The "Big Idea" That is Yet to Be: Toward a More Motivated, Contextual, and Dynamic Model of Emotional Intelligence

Oscar Ybarra, Ethan Kross, Jeffrey Sanchez-Burks

Research output: Contribution to journalArticlepeer-review


The "emotional intelligence" construct has been the focus of enormous scrutiny over the past 20 years (Salovey & Mayer, 1990). Much of this interest is based on the so-called "big idea" that first brought widespread attention to it-an idea popularized by Goleman's best-selling book Emotional Intelligence (1995), in which he claimed that emotional intelligence (EI) can matter more than the intelligence quotient (IQ) in predicting important life outcomes. Despite the appeal of this idea, recent metaanalyses indicate that emotional intelligence has not lived up to its promise. What are the implications of these findings for emotional intelligence research and for people interested in applying EI research to their organizations? We suggest that the predictive validity of emotional intelligence can be enhanced by refining the construct through the incorporation of three well-established principles of psychological processing: (a) dual-process principles that capture automatic and deliberate processing, (b) motivational principles that highlight the importance of goals for processing social-emotional information, and (c) person X situation principles that delineate how context influences the way people think, feel, and behave. We discuss the implications of this reconceptualization for emotional intelligence theory, research, and practice.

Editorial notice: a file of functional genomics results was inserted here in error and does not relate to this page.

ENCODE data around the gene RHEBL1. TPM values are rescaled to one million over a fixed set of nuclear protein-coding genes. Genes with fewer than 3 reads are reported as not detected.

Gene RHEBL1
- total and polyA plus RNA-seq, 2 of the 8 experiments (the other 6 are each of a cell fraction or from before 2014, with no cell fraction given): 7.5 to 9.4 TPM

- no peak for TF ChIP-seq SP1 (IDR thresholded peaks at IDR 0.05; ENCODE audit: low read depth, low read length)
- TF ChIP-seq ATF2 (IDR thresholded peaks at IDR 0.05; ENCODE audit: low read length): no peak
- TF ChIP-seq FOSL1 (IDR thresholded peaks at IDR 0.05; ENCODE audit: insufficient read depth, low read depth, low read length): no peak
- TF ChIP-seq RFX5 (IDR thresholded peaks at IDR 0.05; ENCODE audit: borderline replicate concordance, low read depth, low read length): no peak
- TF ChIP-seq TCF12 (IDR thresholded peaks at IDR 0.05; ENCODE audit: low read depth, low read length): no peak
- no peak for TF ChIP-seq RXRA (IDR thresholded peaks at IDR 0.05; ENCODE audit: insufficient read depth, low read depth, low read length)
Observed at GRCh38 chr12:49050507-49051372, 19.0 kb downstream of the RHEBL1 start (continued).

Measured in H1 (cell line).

Original languageEnglish (US)
Pages (from-to)93-107
Number of pages15
JournalAcademy of Management Perspectives
Issue number2
StatePublished - May 2014
Externally publishedYes

ASJC Scopus subject areas

  • Business and International Management
  • Strategy and Management
  • Marketing


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